Saint-Sever Abbey

Saint-Sever, France

Saint-Sever Abbey (abbaye de Saint-Sever) is a Benedictine monastery. It was founded at the end of the 10th century by William II Sánchez of Gascony.  According to the monastic chronicles, this was as the result of a vow he made after the battle of Taller, in Gascony, in which he defeated the Vikings (982). In 1060, after a fire, the abbey was reconstructed on the model of Cluny under the direction of the abbot Gregori de Montaner. The Saint-Sever Beatus was the work of monks working under the direction of the same abbot; Abbot Gregori held the post from 1028 to 1072.

The abbey church is a Romanesque building from the 12th century with seven apses. The abbey was listed by France as a historic monument in 1911 and in 1998 it and other sites were jointly designated as the Routes of Santiago de Compostela in France World Heritage site.



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Founded: 10th century AD
Category: Religious sites in France
Historical period: Frankish kingdoms (France)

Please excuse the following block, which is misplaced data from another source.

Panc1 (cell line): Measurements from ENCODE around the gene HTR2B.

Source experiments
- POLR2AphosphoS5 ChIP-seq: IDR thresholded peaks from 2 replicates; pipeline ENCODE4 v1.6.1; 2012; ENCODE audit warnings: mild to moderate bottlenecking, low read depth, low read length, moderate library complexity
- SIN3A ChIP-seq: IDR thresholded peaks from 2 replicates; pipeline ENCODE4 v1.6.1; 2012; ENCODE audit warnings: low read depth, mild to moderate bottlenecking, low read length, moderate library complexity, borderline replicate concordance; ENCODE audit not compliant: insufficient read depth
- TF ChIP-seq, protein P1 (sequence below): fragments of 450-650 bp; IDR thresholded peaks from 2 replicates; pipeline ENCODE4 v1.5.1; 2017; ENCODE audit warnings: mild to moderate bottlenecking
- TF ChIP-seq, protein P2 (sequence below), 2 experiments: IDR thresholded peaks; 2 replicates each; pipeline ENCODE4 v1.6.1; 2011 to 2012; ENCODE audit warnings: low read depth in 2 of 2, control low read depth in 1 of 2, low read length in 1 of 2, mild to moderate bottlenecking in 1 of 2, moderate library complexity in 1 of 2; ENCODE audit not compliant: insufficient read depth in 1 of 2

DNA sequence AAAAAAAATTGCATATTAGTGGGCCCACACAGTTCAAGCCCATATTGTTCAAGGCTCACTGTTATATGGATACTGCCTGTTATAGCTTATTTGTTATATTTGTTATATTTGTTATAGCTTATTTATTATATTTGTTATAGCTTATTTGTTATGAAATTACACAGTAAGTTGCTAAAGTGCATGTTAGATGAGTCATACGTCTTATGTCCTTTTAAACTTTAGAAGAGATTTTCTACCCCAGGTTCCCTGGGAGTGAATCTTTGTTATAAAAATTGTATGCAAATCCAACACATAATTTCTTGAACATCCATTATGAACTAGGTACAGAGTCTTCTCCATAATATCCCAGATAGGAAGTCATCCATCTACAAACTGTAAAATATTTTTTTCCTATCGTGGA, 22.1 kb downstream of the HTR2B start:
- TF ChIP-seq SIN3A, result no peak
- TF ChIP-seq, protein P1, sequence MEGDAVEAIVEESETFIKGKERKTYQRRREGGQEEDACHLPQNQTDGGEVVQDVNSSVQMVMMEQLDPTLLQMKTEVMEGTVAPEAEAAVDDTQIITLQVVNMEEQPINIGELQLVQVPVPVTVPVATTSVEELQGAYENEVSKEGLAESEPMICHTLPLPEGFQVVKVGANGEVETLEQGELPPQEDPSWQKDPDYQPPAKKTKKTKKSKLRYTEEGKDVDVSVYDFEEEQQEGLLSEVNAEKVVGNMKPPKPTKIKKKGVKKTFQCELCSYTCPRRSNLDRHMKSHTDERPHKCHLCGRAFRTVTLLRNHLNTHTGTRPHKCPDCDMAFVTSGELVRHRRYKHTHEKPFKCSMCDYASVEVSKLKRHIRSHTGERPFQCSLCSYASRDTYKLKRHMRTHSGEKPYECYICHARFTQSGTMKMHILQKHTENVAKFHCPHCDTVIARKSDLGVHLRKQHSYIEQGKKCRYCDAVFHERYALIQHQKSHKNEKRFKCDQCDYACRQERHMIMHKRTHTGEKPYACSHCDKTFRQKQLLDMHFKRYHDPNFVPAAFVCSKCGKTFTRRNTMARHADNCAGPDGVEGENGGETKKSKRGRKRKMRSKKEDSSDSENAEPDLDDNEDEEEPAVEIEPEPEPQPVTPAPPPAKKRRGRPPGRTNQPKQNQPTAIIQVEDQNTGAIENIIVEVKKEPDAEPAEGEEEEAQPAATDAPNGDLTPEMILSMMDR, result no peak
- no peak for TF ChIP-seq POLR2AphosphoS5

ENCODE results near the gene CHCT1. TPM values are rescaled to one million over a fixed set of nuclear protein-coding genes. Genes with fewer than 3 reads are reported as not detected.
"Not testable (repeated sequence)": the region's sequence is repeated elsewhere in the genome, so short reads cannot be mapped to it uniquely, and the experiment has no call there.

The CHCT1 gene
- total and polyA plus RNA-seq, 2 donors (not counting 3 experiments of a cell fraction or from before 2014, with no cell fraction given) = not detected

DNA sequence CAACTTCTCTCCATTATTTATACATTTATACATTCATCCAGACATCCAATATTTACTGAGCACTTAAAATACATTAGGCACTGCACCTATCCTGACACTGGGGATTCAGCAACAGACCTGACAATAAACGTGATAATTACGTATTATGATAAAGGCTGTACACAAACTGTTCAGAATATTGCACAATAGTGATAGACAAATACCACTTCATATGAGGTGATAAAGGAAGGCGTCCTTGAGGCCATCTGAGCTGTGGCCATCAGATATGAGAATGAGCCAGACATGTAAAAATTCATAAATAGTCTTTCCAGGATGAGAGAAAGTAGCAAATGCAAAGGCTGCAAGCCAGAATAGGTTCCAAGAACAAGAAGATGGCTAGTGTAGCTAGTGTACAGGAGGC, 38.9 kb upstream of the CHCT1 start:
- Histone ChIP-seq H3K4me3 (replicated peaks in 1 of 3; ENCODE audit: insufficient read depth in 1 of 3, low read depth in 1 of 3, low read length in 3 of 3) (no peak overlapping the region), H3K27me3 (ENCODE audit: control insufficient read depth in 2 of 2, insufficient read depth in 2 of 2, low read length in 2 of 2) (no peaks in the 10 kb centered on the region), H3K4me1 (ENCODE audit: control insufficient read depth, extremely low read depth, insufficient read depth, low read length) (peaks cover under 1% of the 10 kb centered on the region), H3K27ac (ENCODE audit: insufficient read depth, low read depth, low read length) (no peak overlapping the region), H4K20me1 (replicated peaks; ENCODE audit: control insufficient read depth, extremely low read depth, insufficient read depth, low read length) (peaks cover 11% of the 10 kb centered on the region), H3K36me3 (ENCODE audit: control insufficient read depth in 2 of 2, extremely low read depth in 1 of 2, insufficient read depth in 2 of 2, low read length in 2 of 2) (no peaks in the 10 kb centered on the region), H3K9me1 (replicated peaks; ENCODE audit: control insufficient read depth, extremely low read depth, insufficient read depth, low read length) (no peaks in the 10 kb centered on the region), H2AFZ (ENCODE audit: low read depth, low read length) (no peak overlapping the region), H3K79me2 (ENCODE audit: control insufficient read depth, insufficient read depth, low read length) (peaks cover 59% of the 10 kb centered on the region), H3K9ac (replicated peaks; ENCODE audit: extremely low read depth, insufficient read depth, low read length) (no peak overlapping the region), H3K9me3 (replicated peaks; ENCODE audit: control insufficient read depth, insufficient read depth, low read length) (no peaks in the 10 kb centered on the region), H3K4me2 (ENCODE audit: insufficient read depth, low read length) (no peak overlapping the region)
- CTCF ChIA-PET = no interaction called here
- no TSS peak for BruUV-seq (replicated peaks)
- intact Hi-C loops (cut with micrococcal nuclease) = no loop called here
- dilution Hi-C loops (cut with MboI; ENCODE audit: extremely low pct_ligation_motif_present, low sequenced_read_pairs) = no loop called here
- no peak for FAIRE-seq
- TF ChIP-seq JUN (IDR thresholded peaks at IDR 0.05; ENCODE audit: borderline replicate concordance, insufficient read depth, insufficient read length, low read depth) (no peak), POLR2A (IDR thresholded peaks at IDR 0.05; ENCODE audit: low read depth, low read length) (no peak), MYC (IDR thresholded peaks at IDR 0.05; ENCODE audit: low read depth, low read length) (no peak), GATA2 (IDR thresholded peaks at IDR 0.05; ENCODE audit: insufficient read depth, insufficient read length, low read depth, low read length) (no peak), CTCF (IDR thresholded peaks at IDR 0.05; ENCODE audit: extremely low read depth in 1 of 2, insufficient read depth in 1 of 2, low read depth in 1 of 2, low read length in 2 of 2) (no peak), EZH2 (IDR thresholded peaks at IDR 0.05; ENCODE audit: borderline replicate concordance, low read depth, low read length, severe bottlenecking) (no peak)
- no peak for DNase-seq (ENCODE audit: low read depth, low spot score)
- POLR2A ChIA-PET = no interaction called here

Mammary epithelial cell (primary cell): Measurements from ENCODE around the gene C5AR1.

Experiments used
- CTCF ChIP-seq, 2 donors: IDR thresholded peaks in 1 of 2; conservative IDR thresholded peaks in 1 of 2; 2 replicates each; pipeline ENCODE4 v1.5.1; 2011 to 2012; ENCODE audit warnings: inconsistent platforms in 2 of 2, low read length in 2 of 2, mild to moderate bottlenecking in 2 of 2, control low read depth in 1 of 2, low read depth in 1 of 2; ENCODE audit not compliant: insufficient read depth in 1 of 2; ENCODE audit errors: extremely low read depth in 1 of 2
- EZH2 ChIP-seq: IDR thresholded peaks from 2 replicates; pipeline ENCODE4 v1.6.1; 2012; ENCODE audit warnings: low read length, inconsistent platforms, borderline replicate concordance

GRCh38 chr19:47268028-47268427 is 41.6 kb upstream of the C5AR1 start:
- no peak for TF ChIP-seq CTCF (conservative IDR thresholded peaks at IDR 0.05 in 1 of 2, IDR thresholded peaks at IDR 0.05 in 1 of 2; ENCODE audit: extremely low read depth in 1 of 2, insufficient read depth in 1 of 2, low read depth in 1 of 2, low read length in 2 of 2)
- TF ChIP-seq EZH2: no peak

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4.3/5 (based on Google user reviews)

User Reviews

Jean-marc Delmotte (3 years ago)
Une merveille à la pas manquer dans une ville magnifique
Benjamin BIGOT (3 years ago)
Un des plus lieu religieux que j'ai visité, ne paye pas de mine, mais magnifique. Lieu chargé d'histoire, vous pouvez faire une visite guidée ainsi que monté au clochet
Anastasia An (3 years ago)
The Abbey Church of St. Sever is an exceptional place. Take the time to look at the carved capitals, including those dating from the 11-12th century. If it is in July-August, you have the possibility of going up to the bell tower (only 100 steps, rather easy) to have a rather unusual view of the nave, and then of the city from the top of the bell tower. Tours depart three times a day on weekdays.
Christine Valantin (3 years ago)
Excellent guide pationante
Catherine Roy (5 years ago)
It is a very beautiful church which brings to the people who return there a lot of calm and peace. She also receives pilgrims who go to Santiago de Compostela, so that they can meditate on their journey. This passage is indicated on the sidewalks of the city near the abbey.
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